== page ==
When inductors are connected in series, the total inductance is the sum of the individual inductors’ inductances. To understand why this is so, consider the following: the definitive measure of inductance is the amount of voltage dropped across an inductor for a given rate of current change through it.
If inductors are connected together in series (thus sharing the same current, and seeing the same rate of change in current), then the total voltage dropped as the result of a change in current will be additive with each inductor, creating a greater total voltage than either of the individual inductors alone. Greater voltage for the same rate of change in current means greater inductance.
Thus, the total inductance for series inductors is more than any one of the individual inductors’ inductances. The formula for calculating the series total inductance is the same form as for calculating series resistances:
Inductors in parallel
When inductors are connected in parallel, the total inductance is less than any one of the parallel inductors’ inductances. Again, remember that the definitive measure of inductance is the amount of voltage dropped across an inductor for a given rate of current change through it.
Since the current through each parallel inductor will be a fraction of the total current, and the voltage across each parallel inductor will be equal, a change in total current will result in less voltage dropped across the parallel array than for any one of the inductors considered separately. In other words, there will be less voltage dropped across parallel inductors for a given rate of change in current than for any of those inductors considered separately, because total current divides among parallel branches.
Less voltage for the same rate of change in current means less inductance.
Thus, the total inductance is less than any one of the individual inductors’ inductances. The formula for calculating the parallel total inductance is the same form as for calculating parallel resistances:
Coupled inductors (optional)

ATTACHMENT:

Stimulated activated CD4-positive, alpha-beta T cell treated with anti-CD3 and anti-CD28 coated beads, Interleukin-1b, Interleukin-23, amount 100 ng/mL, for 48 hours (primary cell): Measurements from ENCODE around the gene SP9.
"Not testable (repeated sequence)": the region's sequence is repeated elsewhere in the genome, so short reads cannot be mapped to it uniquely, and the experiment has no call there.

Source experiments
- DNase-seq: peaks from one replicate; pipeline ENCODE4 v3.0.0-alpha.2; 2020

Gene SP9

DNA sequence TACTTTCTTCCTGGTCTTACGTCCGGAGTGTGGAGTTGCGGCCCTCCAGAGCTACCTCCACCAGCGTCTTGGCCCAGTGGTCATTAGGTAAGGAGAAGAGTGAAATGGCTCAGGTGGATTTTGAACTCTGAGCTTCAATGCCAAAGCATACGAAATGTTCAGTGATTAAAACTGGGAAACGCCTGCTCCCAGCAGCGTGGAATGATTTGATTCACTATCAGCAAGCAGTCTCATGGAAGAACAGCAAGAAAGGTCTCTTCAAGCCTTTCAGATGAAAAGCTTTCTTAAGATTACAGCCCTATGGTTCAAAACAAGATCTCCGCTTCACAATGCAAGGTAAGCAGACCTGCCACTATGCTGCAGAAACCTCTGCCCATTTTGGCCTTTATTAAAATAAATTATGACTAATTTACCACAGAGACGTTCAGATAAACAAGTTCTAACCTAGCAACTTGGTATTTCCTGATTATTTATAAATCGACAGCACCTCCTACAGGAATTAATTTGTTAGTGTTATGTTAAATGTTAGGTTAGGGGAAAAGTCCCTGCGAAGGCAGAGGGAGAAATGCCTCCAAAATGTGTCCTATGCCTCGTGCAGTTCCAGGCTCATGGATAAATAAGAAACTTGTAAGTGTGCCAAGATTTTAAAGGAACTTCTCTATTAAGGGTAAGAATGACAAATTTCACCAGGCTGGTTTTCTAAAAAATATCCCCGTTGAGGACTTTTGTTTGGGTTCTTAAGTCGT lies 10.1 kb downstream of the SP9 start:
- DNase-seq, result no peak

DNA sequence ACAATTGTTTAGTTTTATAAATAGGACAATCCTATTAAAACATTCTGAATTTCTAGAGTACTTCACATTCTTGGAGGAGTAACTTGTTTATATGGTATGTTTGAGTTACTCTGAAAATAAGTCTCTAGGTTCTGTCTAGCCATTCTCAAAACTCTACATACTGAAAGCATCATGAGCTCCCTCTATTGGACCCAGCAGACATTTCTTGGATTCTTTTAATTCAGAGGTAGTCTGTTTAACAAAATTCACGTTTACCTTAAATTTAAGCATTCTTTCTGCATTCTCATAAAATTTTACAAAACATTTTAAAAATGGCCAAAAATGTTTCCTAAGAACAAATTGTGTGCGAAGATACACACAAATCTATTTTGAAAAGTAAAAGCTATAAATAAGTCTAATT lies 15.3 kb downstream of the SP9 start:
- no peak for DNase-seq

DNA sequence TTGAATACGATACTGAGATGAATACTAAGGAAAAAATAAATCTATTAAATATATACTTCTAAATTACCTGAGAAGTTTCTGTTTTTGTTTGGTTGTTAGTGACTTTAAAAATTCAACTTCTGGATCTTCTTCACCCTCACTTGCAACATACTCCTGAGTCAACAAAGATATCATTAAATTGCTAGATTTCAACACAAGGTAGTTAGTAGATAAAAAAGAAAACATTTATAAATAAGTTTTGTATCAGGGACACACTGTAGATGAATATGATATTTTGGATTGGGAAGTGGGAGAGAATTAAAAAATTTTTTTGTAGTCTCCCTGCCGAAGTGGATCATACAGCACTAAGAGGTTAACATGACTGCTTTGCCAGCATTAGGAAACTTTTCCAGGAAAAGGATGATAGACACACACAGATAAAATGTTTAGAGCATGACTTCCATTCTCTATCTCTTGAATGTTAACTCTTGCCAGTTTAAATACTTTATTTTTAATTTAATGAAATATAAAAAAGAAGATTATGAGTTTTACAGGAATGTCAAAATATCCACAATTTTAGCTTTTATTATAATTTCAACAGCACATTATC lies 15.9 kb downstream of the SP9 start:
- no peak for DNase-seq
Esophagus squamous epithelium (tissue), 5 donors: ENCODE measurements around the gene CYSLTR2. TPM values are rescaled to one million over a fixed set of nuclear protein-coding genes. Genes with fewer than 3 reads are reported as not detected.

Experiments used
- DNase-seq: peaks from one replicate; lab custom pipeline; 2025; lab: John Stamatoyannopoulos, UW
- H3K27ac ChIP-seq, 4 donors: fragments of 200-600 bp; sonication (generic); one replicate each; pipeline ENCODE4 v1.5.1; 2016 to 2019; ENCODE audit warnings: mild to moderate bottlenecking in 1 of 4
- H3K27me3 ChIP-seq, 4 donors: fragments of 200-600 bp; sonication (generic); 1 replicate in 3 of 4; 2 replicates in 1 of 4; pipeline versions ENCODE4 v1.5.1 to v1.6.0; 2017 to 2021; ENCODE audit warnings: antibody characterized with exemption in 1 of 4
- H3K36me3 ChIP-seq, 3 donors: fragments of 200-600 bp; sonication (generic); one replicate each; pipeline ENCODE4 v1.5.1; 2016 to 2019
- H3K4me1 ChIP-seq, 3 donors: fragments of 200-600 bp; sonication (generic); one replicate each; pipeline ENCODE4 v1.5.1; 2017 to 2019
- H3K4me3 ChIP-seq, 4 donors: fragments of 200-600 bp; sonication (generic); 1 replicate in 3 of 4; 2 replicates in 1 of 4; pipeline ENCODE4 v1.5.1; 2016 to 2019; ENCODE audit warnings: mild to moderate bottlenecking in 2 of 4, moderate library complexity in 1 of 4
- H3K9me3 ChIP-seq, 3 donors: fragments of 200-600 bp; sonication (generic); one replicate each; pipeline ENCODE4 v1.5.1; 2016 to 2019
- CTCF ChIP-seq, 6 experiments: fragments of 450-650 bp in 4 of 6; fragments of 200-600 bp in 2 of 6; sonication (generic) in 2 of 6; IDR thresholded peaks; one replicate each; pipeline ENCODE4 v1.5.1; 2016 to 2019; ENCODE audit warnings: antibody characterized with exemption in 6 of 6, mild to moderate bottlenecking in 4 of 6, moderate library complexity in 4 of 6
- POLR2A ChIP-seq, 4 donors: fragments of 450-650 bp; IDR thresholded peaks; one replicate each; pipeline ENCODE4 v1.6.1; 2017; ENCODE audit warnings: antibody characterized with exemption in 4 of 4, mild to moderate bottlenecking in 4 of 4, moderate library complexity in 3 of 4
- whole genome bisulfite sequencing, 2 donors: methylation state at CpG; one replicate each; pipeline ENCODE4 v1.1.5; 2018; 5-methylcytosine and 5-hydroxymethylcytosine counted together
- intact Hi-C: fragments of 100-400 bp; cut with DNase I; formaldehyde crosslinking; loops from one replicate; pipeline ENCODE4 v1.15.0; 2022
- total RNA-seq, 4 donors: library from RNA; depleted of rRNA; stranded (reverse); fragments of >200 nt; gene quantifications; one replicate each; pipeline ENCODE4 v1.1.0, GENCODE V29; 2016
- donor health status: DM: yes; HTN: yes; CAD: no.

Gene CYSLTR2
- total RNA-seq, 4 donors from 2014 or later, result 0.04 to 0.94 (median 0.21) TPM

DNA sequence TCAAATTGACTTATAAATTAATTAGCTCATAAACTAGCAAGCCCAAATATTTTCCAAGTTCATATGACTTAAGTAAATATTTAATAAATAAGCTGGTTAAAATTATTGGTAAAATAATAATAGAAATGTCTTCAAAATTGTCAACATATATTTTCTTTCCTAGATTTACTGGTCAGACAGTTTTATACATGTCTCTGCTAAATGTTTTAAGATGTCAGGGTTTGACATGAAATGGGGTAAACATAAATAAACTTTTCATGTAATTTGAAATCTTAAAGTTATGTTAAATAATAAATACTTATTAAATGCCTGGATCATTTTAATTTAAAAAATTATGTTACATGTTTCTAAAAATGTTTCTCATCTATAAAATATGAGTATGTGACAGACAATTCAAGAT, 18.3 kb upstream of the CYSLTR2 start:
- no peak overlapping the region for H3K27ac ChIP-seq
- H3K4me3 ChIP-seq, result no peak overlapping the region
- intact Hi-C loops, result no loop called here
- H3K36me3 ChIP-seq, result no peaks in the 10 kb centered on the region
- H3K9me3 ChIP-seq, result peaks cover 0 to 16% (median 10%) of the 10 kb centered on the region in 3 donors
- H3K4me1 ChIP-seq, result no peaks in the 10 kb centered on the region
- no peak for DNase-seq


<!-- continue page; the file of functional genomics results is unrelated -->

Mutually Connected Inductors in Series
Now consider that inductors are connected such that magnetic field of one coil affects the other. When two or more inductors are connected in series, then the inductance of one inductor will be affected by the magnetic field produced by the other coil.
This is called mutual inductance and the coils are called “Mutually connected inductors”. This mutual inductance may increase or decrease the total inductance of the series circuit.
The factor that affects the mutual inductance of a series connected of inductors is the distance between the coils and their orientation.
The mutually connected inductors can coupled in two types
1) Cumulatively coupled or Series Aiding
2) Differentially coupled or Series opposing
Cumulatively Coupled Inductors in Series
If the magnetic fluxes produced by the inductors are in the same direction to the flow of current through them, then the coils are known as “Cumulatively coupled”.
In this series aiding or cumulative coupled circuit, the current enters or leaves the terminals of coils at any instant of time are in the same direction.
The figure below shows the connection of two inductors in series aiding arrangement.
If we pass the current through the cumulatively coupled coils (between the nodes A & D) in the same direction, the voltage drop of each individual coil will affect the total inductance of the series.
Let self inductance of the coil-1 is L1, self inductance of the coil-2 is L2 and the mutual inductance is M between coil 1 and coil2.
Self induced emf in coil-1 is
e1 = – L1 di/ dt
Mutual induced emf in coil-1 due to change of current in coil-2 is